When you’re in a fvcked up time in your life, it’s hard to see how you’ll get out of it. It feels like it’s going to last forever. Logically, you probably know this isn’t true. But you just can’t see a way out at the moment. What to do: Try to recall all the other sh*&ty times in your life and how they all turned around at some point. It. Will. Get. Better.

“This, too, shall pass.”

How do you get through a sh*&ty day or period in your life? Let us know by leaving a comment! 

5 Free Ways to Practice Self-Care Daily

Black Girl's Guide to Calm

Many times, when people hear the word “self-care,” they think of being whisked away for a weekend getaway or having an entire day of pampering complete with massages, facials, and beauty treatments. And while those things are amazing and have their place, taking care of yourself can be simple, and best of all, free(!) which, to me, is really important because taking care of yourself is something that needs to be done at least a few days a week. It shouldn’t be reserved for when you’ve worked X-amount of hours or have Y-amount of money.

Additionally, it’s important to note that self-care also entails taking care of yourself physically, mentally, emotionally, and spiritually. With that said, here are five free ways you can practice self-care daily; and if not daily, at least a few days a week — because you deserve it!

1. Meditation and yoga.

Your practice doesn’t have to be long; even 10 or 15 minutes will help. Not only will it bring you more calm and inner peace, it also helps you live in the present moment and brings your mind, body, and spirit in harmony.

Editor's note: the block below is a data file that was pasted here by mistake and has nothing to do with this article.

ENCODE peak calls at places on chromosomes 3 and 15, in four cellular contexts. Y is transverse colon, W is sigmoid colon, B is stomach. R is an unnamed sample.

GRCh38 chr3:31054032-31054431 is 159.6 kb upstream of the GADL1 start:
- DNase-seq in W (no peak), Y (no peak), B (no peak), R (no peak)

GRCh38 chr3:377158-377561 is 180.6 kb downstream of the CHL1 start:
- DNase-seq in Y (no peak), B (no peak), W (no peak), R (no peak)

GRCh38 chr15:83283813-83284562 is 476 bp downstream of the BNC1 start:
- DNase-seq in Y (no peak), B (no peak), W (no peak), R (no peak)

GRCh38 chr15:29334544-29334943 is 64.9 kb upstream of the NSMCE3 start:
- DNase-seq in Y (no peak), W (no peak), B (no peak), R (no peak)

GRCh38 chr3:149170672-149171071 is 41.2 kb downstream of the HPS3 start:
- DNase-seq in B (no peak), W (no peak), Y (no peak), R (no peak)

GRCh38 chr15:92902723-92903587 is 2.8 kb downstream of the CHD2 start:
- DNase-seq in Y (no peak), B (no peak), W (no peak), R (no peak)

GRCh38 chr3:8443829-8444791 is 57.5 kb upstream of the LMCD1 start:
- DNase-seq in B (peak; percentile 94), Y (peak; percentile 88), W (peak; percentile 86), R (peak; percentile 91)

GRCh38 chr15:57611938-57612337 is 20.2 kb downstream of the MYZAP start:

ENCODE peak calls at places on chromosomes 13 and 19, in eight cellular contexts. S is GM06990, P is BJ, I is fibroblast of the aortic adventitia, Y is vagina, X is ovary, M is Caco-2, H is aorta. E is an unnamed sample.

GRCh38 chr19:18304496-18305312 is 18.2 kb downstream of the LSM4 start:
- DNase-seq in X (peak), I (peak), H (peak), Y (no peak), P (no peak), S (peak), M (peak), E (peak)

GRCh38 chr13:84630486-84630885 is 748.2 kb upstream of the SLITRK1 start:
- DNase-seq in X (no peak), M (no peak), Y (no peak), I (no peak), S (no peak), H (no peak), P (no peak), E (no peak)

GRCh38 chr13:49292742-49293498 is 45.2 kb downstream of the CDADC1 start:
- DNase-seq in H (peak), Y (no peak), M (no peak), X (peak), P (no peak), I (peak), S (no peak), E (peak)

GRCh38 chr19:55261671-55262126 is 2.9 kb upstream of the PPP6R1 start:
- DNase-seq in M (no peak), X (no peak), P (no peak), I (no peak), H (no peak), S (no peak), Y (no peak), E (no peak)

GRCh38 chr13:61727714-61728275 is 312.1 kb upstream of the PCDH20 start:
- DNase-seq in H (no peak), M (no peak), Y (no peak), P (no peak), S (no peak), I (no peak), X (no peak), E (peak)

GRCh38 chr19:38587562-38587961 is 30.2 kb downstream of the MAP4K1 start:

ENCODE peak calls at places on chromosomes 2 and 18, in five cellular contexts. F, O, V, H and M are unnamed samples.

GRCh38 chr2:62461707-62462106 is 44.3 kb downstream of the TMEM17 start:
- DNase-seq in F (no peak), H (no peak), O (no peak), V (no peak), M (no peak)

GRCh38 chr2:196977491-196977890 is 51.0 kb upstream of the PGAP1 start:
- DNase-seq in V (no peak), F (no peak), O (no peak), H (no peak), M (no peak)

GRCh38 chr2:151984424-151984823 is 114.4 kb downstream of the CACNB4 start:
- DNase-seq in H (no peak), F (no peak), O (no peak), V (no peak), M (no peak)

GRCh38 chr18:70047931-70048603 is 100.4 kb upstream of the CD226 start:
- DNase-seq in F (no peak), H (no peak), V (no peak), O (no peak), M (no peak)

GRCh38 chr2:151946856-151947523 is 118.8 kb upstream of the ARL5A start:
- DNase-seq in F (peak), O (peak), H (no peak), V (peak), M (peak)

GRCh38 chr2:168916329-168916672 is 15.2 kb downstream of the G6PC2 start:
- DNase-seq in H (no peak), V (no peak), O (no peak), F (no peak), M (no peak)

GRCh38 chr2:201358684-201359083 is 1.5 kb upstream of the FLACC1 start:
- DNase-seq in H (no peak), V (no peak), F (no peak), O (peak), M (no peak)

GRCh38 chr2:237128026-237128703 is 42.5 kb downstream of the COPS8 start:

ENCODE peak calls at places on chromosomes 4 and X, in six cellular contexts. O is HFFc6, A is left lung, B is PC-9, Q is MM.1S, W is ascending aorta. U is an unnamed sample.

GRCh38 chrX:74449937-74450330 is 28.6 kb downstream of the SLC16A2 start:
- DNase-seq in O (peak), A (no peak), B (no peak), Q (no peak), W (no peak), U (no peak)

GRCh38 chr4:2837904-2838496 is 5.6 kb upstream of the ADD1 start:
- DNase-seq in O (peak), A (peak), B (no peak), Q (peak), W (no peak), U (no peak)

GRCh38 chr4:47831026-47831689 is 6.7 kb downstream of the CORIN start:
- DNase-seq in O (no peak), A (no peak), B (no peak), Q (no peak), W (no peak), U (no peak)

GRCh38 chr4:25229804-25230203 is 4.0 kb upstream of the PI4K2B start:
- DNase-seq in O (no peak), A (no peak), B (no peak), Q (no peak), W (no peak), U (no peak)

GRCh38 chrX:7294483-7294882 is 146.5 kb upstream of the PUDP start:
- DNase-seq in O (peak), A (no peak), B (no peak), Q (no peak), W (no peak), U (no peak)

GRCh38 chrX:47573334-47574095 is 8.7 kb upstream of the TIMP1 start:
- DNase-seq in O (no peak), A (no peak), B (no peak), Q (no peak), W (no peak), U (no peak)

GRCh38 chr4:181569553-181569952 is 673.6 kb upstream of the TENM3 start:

Ideas: Try YouTube or this yoga sequence.

2. Exercise. 

Of course, there are the physical benefits, but other benefits of working out include improving your mood and reducing stress, promoting better sleep, and making you feel happier.

Ideas: Go for a walk, or check out Blogilates or Hang Tight With MarC.

 3. Read

This is one of my favorite self-care practices, and I find it works best when reading fiction or inspirational memoirs and autobiographies/biographies. Reading, like the other activities, reduces stress and puts you in a better mood, it improves your focus, and develops your creativity.

Ideas: One of my favorite fiction authors is Christina C. Jones (available on Kindle and Kindle Unlimited); and a few of my favorite memoirs/autobiographies: Year of Yes by Shonda Rhimes, Life in Motion by Misty Copeland, and The Healing by Saeeda Hafiz.

4. Spend some time in nature

According to an article from MedicalDaily.com, taking a walk in nature can reduce depression, improve your mood, and boost your overall well-being and mental health. Being outside can also helps you sleep better and gives you a much-needed break from technology.